Batinick: Expect property tax relief by end of new General Assembly
Fresh from the success of his property tax freeze bill passing the House during the last day of the "lame duck" session, the 97th District's representative said Illinoisans can expect real property tax relief by the end of the new General Assembly.
"I think, eventually, some version of property tax relief will pass," Illinois State House Rep. Mark Batinick (R-Plainfield) told Will County Gazette today, Jan. 10. "If it's this legislation or something like it, I can't say, but by the end of the 100th General Assembly, something will be done."
Today marked the end of two days of lame duck sessions before the swearing in of the 100th Illinois General Assembly tomorrow, Jan. 11.
Earlier in the day, Batinick's permanent property tax freeze bill, HB 6630, was brought up for a vote following a short debate. It passed 76-24 with six voting present. HB 6630 had been out of committee less than a day.
The bill then passed to the Senate, where it was read for the first time before the lame duck session adjourned.
"Today was the last day we could take action on anything," Batinick said.
While the final vote tally was mostly Republican, a brow-raising number of Democrats also voted for the bill -- and have been supporting it all along. Among them was 63rd District Rep. Jack Franks (D-Woodstock), who was a chief sponsor of the bill.
The bill, first introduced into the House Nov. 30, passed the House Revenue and Finance Committee only yesterday, Jan. 9. While its passage today seemed swift, it really wasn't, according to Batinick.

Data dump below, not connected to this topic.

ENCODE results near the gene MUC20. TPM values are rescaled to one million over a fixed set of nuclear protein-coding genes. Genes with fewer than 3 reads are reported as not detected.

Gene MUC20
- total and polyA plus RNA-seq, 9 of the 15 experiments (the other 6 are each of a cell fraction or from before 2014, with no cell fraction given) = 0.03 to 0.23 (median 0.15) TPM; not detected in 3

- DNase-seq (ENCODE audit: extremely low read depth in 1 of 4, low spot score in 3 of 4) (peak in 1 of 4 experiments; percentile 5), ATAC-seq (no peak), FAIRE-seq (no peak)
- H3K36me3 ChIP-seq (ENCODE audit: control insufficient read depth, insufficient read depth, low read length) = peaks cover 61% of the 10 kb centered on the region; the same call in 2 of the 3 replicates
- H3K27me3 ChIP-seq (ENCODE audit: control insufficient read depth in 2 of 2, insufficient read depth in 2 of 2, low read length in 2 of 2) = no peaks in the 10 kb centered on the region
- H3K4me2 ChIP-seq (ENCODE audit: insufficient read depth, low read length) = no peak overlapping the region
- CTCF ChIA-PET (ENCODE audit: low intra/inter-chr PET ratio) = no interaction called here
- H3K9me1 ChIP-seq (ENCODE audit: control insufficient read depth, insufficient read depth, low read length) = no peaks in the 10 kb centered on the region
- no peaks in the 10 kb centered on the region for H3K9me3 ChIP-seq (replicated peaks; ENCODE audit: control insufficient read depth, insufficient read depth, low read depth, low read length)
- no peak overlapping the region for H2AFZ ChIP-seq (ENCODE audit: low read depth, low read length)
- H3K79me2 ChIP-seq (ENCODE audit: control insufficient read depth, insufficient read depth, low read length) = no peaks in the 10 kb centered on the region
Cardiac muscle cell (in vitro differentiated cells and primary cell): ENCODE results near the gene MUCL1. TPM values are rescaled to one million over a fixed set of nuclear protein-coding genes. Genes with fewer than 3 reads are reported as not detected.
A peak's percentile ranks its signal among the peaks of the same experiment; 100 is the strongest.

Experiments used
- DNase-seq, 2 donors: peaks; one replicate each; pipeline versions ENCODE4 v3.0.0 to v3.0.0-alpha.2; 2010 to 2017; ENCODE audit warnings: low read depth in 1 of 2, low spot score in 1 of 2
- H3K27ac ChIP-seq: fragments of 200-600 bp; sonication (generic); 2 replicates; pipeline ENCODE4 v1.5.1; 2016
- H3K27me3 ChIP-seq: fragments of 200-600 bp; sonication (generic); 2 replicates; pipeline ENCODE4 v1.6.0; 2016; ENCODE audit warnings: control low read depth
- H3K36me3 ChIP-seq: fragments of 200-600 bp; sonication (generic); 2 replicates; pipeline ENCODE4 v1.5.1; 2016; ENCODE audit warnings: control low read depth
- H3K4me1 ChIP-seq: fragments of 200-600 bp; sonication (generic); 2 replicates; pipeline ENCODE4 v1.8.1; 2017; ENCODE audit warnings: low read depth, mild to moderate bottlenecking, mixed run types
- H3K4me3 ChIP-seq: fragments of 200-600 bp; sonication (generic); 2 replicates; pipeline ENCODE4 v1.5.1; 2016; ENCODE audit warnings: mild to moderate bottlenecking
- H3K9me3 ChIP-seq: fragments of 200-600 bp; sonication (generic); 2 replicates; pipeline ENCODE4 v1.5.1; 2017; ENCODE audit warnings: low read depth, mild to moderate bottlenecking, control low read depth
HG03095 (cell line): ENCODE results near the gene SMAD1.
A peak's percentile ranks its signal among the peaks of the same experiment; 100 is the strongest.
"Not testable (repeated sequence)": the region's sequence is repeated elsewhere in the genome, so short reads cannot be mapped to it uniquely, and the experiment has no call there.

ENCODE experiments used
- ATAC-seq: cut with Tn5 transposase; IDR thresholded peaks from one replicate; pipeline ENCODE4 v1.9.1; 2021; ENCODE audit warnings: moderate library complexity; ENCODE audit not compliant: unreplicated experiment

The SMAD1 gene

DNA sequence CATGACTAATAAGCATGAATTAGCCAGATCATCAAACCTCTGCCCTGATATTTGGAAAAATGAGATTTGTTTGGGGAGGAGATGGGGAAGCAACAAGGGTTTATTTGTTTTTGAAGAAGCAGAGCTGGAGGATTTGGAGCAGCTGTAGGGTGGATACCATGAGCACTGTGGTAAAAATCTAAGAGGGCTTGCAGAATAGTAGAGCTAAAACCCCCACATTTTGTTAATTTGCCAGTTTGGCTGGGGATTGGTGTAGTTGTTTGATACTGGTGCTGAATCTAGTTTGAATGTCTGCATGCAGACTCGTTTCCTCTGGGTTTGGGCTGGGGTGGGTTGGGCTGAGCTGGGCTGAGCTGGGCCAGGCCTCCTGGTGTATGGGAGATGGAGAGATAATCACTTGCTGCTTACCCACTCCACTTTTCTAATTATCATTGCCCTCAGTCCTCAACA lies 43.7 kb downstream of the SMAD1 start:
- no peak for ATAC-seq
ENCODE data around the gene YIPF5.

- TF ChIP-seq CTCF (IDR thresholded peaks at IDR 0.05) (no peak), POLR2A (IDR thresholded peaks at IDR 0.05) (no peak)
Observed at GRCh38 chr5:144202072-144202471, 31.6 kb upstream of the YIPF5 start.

"We've been working on a permanent property tax freeze bill a long time," he said. "We've been working on it all session and before that. Even though it got voted on quickly, it really has taken quite a while."
Passage of a permanent property tax freeze bill could have implications of finally getting a real budget passed in Springfield.
In December, Republican Gov. Bruce Rauner told lawmakers he was willing to consider a partial budget that included term limits and a permanent property tax freeze. While the negotiations soon collapsed -- with no budget confirmed by the end of 2016 -- those two items presumably remain on the governor's short list of budget requirements.
Batinick's property tax freeze bill is not the first bill of its kind to make it through the House in less than a year. On April 21, the state House approved HB 696, which would have frozen property taxes all across Illinois. Under that legislation, local governments could continue to increase property tax rates only if voters approved.
However, HB 696 would not be universally applied in Illinois, as the legislation specifically exempts home-rule municipalities such as Chicago, Naperville and Peoria.
Like HB 6630, the April property tax freeze bill required a simple majority to pass. It did so 71-31, with five lawmakers voting present.
HB 696 then passed to the Senate before being sent to Assignments, where it remains.